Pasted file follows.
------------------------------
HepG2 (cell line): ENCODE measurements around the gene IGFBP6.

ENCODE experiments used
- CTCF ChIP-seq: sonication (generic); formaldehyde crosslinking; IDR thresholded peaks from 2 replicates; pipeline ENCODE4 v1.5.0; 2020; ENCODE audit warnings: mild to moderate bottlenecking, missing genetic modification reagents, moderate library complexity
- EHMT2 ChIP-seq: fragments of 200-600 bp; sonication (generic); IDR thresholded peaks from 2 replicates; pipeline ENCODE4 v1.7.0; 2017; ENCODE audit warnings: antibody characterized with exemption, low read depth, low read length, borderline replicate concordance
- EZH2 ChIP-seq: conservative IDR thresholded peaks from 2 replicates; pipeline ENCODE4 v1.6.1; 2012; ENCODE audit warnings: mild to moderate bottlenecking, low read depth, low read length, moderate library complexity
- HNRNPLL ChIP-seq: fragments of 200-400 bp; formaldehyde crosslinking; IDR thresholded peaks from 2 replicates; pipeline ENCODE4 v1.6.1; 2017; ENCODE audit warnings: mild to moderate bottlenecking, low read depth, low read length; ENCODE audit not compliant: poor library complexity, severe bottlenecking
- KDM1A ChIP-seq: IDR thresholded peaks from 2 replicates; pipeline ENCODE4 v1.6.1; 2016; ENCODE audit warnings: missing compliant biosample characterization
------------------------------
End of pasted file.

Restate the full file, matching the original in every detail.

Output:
HepG2 (cell line): ENCODE measurements around the gene IGFBP6.

ENCODE experiments used
- CTCF ChIP-seq: sonication (generic); formaldehyde crosslinking; IDR thresholded peaks from 2 replicates; pipeline ENCODE4 v1.5.0; 2020; ENCODE audit warnings: mild to moderate bottlenecking, missing genetic modification reagents, moderate library complexity
- EHMT2 ChIP-seq: fragments of 200-600 bp; sonication (generic); IDR thresholded peaks from 2 replicates; pipeline ENCODE4 v1.7.0; 2017; ENCODE audit warnings: antibody characterized with exemption, low read depth, low read length, borderline replicate concordance
- EZH2 ChIP-seq: conservative IDR thresholded peaks from 2 replicates; pipeline ENCODE4 v1.6.1; 2012; ENCODE audit warnings: mild to moderate bottlenecking, low read depth, low read length, moderate library complexity
- HNRNPLL ChIP-seq: fragments of 200-400 bp; formaldehyde crosslinking; IDR thresholded peaks from 2 replicates; pipeline ENCODE4 v1.6.1; 2017; ENCODE audit warnings: mild to moderate bottlenecking, low read depth, low read length; ENCODE audit not compliant: poor library complexity, severe bottlenecking
- KDM1A ChIP-seq: IDR thresholded peaks from 2 replicates; pipeline ENCODE4 v1.6.1; 2016; ENCODE audit warnings: missing compliant biosample characterization